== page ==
ASEAN doesn’t have a problem with India’s rise. They see China’s rise as a threat to their own security, but New Delhi’s rise to power only creates an effective security net for them.
Now, these countries are showing that they are keen at the prospect of India entering the South China Sea and countering Chinese hegemony.
The Philippines Defence Minister Delfin Lorenzana has announced that India is interested in navigation in the South China Sea region.
Lorenzana has also made it clear that the Philippines is open to India entering the South China Sea region. Defence ties are clearly getting bolstered here. Earlier, the Philippines Navy chief Rear Admiral Giovanni Carlo J. Bacordo had thanked the Indian Navy for its “invaluable alliance”. Manila is giving feelers to New Delhi for greater partnership in the strategic waterways of the South China Sea.
Vietnam too is warming up to India with both Indian and Vietnamese experts calling for strengthening public diplomacy between the two countries.
Indonesia, which is also facing a Chinese challenge in its EEZ, could also consider a bilateral strategy with India to counter Beijing. The Strait of Malacca passes through Indonesia connecting the Indian and Pacific Oceans. At the end of the day, Indonesia is India’s key to seamlessly access strategic waterways.
All countries facing trouble with Chinese expansionism in the South China Sea are today relying on India’s goodwill. For the past six years, they have benefitted from India’s ‘Act East Policy’. Now, they realise that India could swing the balance of power in their favour if the Indian Navy enters the South China Sea.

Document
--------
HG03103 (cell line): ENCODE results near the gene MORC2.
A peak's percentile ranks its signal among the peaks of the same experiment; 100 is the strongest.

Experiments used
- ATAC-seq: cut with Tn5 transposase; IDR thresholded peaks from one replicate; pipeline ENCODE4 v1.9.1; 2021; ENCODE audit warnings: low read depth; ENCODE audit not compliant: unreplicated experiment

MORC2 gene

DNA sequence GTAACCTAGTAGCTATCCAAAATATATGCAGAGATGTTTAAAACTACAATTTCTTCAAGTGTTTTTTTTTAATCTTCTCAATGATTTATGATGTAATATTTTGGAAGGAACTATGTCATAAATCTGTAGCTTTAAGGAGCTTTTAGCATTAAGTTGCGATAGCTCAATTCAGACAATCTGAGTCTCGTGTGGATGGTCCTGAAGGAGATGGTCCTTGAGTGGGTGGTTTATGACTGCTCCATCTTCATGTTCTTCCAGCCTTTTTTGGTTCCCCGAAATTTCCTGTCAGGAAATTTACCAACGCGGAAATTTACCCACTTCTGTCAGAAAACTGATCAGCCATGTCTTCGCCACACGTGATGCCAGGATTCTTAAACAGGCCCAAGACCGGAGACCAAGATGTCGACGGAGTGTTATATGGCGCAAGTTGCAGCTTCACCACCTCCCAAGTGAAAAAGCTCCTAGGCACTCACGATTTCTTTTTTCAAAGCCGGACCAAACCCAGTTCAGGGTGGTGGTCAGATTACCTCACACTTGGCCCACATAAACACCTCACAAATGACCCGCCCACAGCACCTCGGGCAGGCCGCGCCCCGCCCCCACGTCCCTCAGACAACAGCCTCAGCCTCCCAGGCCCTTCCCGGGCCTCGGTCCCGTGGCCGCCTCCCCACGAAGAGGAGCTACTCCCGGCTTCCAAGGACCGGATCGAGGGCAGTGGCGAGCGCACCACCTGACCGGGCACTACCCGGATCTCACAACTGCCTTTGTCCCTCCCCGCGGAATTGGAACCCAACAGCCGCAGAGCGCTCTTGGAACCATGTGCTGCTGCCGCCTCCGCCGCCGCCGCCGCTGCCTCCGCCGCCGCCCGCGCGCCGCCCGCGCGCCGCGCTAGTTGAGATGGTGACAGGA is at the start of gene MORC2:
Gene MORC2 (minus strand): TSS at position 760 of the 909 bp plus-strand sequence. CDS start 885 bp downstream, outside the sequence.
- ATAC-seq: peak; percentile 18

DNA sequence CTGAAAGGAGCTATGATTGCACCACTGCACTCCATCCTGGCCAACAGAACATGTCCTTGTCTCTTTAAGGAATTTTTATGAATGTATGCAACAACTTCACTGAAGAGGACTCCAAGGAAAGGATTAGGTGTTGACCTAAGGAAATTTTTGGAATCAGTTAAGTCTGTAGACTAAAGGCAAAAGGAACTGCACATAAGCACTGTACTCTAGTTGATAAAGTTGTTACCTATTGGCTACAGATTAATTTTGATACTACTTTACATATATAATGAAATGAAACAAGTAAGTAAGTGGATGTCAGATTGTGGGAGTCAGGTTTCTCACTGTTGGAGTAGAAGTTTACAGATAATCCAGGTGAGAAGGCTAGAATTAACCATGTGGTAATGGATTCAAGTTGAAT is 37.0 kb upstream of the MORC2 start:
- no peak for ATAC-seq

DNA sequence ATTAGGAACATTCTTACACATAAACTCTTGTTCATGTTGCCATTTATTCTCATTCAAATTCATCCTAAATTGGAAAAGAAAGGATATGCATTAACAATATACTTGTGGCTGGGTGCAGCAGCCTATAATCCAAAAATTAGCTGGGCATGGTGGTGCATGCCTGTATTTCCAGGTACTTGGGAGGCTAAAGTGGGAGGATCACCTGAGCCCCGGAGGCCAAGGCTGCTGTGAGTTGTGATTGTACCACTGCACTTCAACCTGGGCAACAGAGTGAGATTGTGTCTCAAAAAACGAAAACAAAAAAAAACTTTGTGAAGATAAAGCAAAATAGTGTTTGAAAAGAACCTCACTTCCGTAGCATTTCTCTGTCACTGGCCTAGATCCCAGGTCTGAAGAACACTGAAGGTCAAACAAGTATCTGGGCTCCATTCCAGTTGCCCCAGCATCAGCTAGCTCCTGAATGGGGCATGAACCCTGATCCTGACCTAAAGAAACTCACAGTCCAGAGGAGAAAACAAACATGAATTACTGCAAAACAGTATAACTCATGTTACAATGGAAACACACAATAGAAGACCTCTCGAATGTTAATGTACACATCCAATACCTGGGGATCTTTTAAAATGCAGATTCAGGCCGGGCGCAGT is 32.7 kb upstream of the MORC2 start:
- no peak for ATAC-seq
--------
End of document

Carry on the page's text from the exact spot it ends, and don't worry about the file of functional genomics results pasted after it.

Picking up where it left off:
The ASEAN also realises how India has increased interaction with Japan, Australia and the US in order to tighten its grip on the Western Pacific Region. The South China Sea sits right at the centre of the Western Pacific.
Traditionally, the US has ensured that a balance of power is maintained and Beijing doesn’t become too powerful in the South China Sea. Australia too carries out free navigation exercises in order to keep the Dragon in check.
But it is India’s entry in the South China Sea that will work out as a force multiplier for Vietnam, Indonesia, the Philippines, Brunei and even Malaysia.
Even apart from the South China Sea, India has been improving its ties with Myanmar. Myanmar is crucial to PM Modi’s ‘Act East Policy’. It is India’s gateway into Southeast Asia. The Kala Adan Multi-modal Transit Transport Project based in Myanmar will also help India in reaching and protecting its own North-east more effectively.
The interests of the two countries have got aligned against China, as both of them are battling insurgency outfits that are supported by China’s Yunnan-based ordnance company, NORINCO. The Armies of India and Myanmar are cooperating in the defence sector and carrying out joint operations against insurgent outfits.
As a result, Myanmar has been giving a cold shoulder to Beijing on issues like BRI projects.
This is why we suddenly see the ASEAN feeling emboldened to take on China. India’s ‘Act East Policy’ is a massive confidence-building measure and it is bearing fruit in the face of a belligerent China.